First, yes, Deb, you and I agree that it would have been valuable to have some families, educators and students helping develop features of each school’s assessment system. The report I described above recommended that every school have a committee of educators, family and community members helping develop and supervise its assessment program.
Second, you’ve recommended, and I agree, that educators should examine the work of the NY Performance Standards Consortium. In fact, the “What Should We Do” report included examples from one of the founders of that Consortium, Urban Academy in New York City. The report also included examples from Central Park East, which you founded.
In developing the “What Should We Do” report‘s recommendations, we asked for and received terrific responses and suggestions from educators all over the U.S. Many of their insights are included in the report.
At the same time, I’m glad we included people like Lauren Resnick, then president of the American Education Research Association. She has had a distinguished career. She and others involved have devoted decades to helping improve public schools.
Third, you wrote we should have started with people in schools, and asked the researchers to react to recommendations from schools. If I were doing the project again, I would include, from the beginning, both researchers and people working every day in some outstanding schools. (And by outstanding, I don’t mean just those with high test scores.)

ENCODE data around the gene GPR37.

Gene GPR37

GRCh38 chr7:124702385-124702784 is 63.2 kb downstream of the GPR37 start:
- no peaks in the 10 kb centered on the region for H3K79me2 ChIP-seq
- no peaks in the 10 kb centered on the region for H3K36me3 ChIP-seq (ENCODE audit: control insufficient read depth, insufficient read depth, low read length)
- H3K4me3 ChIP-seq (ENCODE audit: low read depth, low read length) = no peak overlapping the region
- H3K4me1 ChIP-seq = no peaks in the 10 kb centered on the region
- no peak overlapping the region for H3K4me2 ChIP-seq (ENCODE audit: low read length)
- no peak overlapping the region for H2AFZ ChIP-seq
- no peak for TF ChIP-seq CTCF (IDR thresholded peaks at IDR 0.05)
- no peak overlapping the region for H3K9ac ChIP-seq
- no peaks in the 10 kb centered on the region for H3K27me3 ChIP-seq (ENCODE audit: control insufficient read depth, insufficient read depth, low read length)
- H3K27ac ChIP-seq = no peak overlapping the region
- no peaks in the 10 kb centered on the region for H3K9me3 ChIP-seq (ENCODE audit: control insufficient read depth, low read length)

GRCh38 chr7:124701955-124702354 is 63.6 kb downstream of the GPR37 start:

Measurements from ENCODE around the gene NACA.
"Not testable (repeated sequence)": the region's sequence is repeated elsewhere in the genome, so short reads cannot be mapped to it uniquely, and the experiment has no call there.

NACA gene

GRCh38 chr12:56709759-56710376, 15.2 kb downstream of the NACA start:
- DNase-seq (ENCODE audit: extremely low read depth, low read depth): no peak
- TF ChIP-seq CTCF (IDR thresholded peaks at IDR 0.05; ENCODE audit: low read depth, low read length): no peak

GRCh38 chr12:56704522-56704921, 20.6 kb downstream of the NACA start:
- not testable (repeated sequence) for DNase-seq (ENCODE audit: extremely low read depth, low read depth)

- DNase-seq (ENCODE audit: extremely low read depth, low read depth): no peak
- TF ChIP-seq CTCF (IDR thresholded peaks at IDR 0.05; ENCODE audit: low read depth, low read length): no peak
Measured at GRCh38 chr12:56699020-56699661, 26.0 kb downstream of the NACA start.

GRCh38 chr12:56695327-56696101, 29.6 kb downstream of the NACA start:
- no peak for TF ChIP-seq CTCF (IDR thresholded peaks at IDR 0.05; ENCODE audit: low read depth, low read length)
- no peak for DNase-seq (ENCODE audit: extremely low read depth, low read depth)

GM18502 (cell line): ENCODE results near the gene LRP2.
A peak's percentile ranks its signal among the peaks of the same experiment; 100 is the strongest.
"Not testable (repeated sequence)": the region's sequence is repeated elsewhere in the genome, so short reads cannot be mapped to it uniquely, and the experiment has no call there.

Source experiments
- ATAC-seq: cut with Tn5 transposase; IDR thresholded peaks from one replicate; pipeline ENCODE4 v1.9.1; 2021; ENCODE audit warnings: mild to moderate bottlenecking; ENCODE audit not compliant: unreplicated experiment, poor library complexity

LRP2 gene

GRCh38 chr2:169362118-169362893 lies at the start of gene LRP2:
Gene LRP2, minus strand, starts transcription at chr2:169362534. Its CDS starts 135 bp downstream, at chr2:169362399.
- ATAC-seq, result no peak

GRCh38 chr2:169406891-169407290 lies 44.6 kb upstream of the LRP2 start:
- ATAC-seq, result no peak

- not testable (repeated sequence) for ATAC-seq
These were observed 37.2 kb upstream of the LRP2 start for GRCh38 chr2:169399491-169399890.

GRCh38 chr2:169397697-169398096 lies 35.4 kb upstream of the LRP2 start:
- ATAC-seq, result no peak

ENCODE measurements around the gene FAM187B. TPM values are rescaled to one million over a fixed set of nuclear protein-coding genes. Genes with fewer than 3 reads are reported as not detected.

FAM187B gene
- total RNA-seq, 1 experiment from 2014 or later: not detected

Fourth, yes, I believe that each school should have some clear, measurable goals that are well known to and supported by the faculty, families and students. Progress toward many of those goals would not be measured by traditional standardized tests.
You disagreed with this recommendation.
Why should schools have some clear, measurable goals? Families deserve to know what a school is trying to accomplish. So does the broader community. Moreover, a school is more likely to reach its goals if educators, families and students involved in the school know about and agree on what the institution’s goals are, and how they will be measured.
Dr. Wayne Jennings, founding principal of the St Paul K-12 (district) Open School stressed the value of having multiple goals, multiple measurements and annual reports. You may recall Jennings as a member of the North Dakota Study group for its first 15 years. Jennings has been a wonderful mentor for many people, including me. He is a visionary educator who has helped create several exciting public schools, district and charter.
Jennings was and is no fan of heavy reliance on standardized tests. He was very clear when he joined with hundreds of parents and community members in 1970. Together, they convinced the St. Paul Board to establish the Open School.
He emphasized: “It’s not enough to describe what you oppose. You have to explain what you are for.”
So with educator, family and student participation, the Open School did a yearly report, something I’d suggest every public school produce. After several years, the U.S. Department of Education recognized this school as a “carefully evaluated, proven innovation worthy of national replication.”